Whatever the reason is for the block that you are facing as a creative in your workflow, here are 21 effective strategies that will help you get over the rut:

  • Commit to a routine: Routine or rituals are very important when doing creative work. Having a fixed time to go out and shoot, or sit at a desk and write, or the ritual of taking one photo a day or writing 500 words daily, can take the pressure off and make it easier to continue working by breaking it into small pieces. As Austin Kleon says:

“I think routine is so important, especially when you’re getting started creatively, but for me right now, I almost need checkboxes and rituals more than I need routine. The most important thing for me to do is to write my diary and to write a blog post. If I have done that, then the day in some ways is a success.”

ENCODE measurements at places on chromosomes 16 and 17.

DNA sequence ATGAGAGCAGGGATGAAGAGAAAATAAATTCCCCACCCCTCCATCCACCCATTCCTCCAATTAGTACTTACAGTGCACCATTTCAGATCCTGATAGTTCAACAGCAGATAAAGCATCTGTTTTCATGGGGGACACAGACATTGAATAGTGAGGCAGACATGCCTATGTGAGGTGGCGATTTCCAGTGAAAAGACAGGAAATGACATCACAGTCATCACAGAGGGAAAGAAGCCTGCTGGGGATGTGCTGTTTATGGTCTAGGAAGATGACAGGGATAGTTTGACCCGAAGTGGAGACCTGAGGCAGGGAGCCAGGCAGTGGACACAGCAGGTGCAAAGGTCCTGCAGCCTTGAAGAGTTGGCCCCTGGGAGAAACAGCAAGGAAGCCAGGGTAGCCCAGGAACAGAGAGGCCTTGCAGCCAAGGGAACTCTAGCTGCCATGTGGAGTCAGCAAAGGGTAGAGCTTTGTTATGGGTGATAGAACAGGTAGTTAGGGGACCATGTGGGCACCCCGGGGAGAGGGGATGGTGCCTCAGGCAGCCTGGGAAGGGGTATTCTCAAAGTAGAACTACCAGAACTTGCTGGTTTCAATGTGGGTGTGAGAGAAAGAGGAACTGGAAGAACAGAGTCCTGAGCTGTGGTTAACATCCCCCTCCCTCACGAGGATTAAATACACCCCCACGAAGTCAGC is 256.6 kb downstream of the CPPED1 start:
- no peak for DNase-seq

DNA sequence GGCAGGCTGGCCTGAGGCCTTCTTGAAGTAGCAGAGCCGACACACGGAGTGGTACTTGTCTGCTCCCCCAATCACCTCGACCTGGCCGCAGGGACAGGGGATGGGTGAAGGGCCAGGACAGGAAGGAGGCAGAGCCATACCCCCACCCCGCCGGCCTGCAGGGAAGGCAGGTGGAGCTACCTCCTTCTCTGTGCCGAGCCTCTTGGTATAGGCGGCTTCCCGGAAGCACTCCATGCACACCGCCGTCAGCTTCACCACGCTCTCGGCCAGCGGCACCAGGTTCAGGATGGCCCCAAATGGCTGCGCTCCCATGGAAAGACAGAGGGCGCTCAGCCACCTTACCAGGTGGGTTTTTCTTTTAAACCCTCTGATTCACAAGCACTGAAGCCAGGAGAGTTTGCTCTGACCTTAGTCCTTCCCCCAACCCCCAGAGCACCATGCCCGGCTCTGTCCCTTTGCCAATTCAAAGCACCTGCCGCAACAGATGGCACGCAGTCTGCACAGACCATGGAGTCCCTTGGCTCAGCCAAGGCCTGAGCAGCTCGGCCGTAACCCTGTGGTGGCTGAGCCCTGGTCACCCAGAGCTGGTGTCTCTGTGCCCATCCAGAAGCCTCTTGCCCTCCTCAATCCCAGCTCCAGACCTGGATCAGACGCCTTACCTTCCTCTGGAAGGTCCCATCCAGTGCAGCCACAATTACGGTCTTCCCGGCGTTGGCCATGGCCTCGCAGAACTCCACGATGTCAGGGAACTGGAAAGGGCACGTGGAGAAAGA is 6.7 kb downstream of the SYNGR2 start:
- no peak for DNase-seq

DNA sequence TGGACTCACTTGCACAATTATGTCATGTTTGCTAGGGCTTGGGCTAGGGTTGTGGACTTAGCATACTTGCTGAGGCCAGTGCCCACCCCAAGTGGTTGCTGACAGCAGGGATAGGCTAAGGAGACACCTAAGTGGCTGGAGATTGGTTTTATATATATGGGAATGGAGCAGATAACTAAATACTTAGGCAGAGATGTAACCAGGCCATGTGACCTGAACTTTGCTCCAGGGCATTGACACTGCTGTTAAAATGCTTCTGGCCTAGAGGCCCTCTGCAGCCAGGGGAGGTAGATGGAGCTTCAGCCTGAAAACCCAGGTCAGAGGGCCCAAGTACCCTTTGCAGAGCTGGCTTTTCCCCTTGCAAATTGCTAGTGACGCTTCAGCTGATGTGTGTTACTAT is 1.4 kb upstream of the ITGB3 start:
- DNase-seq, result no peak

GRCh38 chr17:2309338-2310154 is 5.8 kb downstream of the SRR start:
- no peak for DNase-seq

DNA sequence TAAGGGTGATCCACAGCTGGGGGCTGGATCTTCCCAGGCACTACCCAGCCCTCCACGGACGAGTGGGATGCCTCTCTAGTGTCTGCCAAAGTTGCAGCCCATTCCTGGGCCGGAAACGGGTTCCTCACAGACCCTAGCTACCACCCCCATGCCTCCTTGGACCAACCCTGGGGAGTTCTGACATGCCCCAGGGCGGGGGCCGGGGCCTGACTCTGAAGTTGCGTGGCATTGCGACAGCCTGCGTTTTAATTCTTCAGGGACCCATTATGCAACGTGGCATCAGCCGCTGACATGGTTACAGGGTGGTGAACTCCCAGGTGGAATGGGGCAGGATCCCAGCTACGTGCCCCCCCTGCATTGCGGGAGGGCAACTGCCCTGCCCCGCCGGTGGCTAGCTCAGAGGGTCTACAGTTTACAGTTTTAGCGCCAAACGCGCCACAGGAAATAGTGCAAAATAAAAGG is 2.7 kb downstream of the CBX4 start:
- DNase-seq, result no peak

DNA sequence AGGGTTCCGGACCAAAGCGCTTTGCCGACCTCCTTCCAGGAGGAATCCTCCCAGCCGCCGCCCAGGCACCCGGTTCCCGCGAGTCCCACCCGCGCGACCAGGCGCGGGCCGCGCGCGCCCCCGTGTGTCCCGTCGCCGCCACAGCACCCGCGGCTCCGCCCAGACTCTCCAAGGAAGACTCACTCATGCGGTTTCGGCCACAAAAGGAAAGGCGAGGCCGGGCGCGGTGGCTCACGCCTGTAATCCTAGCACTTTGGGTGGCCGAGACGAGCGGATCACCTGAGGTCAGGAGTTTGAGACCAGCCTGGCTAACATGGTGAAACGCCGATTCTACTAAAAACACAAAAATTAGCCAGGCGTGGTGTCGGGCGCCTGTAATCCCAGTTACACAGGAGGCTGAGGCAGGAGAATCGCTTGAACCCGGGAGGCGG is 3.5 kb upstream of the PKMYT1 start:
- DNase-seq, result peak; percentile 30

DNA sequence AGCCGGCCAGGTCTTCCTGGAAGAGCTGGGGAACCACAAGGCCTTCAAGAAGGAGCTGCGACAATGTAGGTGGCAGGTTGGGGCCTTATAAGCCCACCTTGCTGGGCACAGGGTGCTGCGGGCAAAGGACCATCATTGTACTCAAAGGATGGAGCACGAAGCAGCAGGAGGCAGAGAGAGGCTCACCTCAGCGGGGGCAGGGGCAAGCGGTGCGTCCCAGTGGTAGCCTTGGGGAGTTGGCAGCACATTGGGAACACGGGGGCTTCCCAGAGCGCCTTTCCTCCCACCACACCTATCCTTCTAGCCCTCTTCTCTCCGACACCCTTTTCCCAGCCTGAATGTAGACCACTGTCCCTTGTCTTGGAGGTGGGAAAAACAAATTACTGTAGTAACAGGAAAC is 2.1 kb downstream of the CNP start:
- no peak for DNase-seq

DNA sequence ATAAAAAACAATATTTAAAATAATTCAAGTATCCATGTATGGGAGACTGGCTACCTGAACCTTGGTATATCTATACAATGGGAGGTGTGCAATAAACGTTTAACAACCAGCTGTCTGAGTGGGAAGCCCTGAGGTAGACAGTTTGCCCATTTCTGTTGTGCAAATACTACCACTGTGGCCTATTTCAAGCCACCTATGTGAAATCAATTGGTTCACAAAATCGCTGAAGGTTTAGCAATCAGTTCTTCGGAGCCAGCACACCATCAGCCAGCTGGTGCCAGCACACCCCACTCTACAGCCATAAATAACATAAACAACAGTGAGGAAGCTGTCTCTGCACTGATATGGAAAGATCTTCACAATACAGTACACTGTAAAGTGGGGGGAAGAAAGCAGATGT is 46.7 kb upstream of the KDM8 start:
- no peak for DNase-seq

• Give yourself a weekly assignment: It is hard to daily come up with ideas out of nowhere. Working on an assignment and calibrating the progress made on a weekly basis will give you a sense of accomplishment, and get rid of the fear and sense of overwhelm that caused the creative block in the first place.
  • Carefully choose your assignments: It is next to impossible to carry out a creative assignment successfully if you don’t enjoy doing it. So whether it is a passion project that you chose yourself or a paid assignment by a client, it’s good to assess whether the project still excites you. If not, let it go.
  • Ask yourself – “What if…”: Adopting different perspectives can help you cope with the fear of failure, and get you out of your perfectionist mindset.